• #1
  2. Frank Soto Contributor
    Frank Soto
    @FrankSoto

    Since Bork became a verb, it is vital that Republicans play the same game. There is little nobility in yielding the field to the left, who will go to enormous lengths to block very conservative nominees.  The problem would be worse if they had no fear of Republicans blocking their very liberal nominees.

    I’m against unilateral disarmament in just about every area of the policy battle.

    This is why when they retake the senate, it’s vital that Republicans reciprocate use of the nuclear option on non supreme court nominees.

    • #2
  3. Sabrdance Member
    Sabrdance
    @Sabrdance

    1.) There was a time when judges were bound by the Constitution, too.  I’m not sure what point Professor Tribe is making.
    2.) Were the Supreme Court acting as a court, rather than a Super Legislature or House of Lords, I would be deferential.  As it is usurping the legislative power at the behest of the executive, I see no reason for the actual legislature to defer to them.
    3.) Were I reforming the system, I’d leave good behavior in place, and just impeach a lot more of them.  In 200 years we’ve impeached 15.  Not removed, just impeached.  I do not believe in the slightest that there have only ever been 15 judges who misbehaved.  Hell, I don’t believe there are less than 15 judges currently serving who are not abusing their power in some way, be it diddling the clerk or shading their sentencing.
    4.) Given that I’m not going to get my way, then yes -politicize the process to the hilt.  If we are to have a political judiciary, then treat it as such.  Judges are just executive branch appointments that outlast the President.  Grill accordingly, and make the people vote accordingly.

    • #3
  4. user_989419 Inactive
    user_989419
    @ProbableCause

    What Frank Soto said.

    Plus, our President continued to set the example when he voted against the confirmation of John Roberts.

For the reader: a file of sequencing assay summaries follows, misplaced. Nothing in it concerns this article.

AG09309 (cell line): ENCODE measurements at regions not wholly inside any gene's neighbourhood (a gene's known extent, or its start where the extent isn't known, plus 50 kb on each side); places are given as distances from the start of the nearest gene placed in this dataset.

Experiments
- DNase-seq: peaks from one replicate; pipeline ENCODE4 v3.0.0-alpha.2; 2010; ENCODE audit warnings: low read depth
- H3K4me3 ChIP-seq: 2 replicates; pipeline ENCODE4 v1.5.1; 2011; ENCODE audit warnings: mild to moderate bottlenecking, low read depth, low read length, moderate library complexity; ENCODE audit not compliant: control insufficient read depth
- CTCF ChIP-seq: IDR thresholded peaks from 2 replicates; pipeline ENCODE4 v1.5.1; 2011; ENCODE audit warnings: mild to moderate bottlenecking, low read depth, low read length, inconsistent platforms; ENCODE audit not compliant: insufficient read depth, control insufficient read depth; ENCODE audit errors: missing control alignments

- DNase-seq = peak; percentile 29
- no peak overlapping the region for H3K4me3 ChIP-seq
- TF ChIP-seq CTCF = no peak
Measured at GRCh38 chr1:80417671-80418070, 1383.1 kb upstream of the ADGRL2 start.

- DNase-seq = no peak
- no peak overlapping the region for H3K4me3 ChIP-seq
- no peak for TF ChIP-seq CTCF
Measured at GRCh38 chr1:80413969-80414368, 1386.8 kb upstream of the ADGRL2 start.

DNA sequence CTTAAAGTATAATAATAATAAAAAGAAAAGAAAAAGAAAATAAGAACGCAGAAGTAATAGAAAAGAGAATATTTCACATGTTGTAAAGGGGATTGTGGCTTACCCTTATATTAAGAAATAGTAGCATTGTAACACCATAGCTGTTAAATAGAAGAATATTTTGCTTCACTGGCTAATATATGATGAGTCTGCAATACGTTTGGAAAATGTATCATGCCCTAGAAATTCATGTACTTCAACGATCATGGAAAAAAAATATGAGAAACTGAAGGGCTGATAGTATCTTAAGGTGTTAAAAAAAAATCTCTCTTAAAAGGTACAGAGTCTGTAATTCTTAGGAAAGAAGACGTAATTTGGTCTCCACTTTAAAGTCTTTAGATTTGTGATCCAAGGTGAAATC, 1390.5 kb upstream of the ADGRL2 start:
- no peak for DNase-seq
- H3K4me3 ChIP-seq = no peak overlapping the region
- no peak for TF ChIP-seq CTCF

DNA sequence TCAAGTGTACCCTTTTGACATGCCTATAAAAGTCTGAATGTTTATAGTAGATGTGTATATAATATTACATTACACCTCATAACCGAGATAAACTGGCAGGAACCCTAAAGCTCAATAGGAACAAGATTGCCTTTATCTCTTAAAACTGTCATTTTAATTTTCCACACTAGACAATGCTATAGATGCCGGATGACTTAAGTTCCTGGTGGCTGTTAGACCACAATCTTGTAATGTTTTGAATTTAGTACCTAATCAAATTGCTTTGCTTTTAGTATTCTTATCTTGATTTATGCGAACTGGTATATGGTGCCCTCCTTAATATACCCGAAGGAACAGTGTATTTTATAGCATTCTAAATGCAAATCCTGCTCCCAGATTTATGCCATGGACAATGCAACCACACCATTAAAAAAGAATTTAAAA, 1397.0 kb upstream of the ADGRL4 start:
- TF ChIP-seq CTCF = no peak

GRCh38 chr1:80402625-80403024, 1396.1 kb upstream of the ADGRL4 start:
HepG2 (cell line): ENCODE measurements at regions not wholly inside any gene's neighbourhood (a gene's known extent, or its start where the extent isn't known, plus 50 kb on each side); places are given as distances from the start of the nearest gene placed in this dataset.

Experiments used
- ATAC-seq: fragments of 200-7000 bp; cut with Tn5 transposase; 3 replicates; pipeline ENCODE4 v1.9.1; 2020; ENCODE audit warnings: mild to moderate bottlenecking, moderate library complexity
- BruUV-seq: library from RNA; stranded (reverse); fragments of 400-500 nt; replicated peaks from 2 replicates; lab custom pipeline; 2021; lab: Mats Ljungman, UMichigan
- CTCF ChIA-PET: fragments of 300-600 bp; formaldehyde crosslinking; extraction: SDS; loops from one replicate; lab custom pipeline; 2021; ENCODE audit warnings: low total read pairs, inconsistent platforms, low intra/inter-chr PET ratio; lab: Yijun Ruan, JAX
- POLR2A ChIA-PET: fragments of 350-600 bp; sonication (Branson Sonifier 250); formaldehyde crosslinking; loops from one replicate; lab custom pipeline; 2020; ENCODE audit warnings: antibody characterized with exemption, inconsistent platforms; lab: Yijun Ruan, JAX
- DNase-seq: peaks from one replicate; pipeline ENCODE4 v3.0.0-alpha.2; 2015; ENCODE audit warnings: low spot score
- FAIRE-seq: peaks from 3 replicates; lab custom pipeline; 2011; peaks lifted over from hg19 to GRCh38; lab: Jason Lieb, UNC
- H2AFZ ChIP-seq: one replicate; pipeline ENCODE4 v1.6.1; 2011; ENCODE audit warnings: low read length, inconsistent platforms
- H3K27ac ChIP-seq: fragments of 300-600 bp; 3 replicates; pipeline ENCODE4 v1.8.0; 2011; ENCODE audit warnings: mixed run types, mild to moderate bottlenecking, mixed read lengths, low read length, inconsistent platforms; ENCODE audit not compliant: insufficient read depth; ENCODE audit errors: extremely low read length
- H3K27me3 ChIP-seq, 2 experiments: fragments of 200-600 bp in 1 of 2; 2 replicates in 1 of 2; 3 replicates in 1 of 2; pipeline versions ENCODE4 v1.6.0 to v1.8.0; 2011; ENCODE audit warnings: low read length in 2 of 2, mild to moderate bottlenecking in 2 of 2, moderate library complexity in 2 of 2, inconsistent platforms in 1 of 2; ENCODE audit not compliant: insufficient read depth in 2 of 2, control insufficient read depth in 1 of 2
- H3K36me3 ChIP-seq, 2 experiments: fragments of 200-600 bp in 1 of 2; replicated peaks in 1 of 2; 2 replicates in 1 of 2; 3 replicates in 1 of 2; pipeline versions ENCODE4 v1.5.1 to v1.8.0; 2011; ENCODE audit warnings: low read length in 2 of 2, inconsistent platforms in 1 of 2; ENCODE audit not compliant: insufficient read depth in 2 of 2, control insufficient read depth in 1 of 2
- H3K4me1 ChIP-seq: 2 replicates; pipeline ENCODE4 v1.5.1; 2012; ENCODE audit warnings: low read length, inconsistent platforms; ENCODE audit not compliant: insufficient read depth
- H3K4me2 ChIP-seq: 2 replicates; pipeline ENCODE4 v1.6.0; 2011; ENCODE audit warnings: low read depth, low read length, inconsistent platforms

(Now, where on earth is my “I still believe Clarence Thomas” bumper sticker; it’s around here somewhere…)

    • #4
  5. Nick Stuart Inactive
    Nick Stuart
    @NickStuart

    To the question of why isn’t RBG retiring? Because she, like so many of the rest of our politicians and judges, is a flaming narcissist who’s going to have to be carried out feet first. Considerations of what will be best for her Leftist agenda take second place to her personal aggrandizement.  Just like Blackmun, Rhenquist, Marshall and the rest. It is absolutely a bipartisan problem. They all just simply stay on too long.

    At age 63, 70 is looking better all the time, but I know I’ve lost quite a few steps physically. And my observation has been that somewhere between the age of 70 and 80 the mind really does begin to go. Anyone blessed enough to be an exception can do us all a favor by moving on anyway and not running the risk of regressing. 

    Epstein’s idea of rotating 18 year terms with one rolling off and one rolling on every two years seems a good plan.

    • #5
  6. hawk@haakondahl.com Inactive
    hawk@haakondahl.com
    @BallDiamondBall

    With regard to Ginsburg, I suspect she and her team know that even with a GOP Senate, it will not be difficult to gain confirmation.  Even an initial reluctance will soon give way under a media onslaught.  They know they won’t get a more lefty nominee that RBG, so they’ll ride that one to the deck, with little risk.  They’ll get what they want.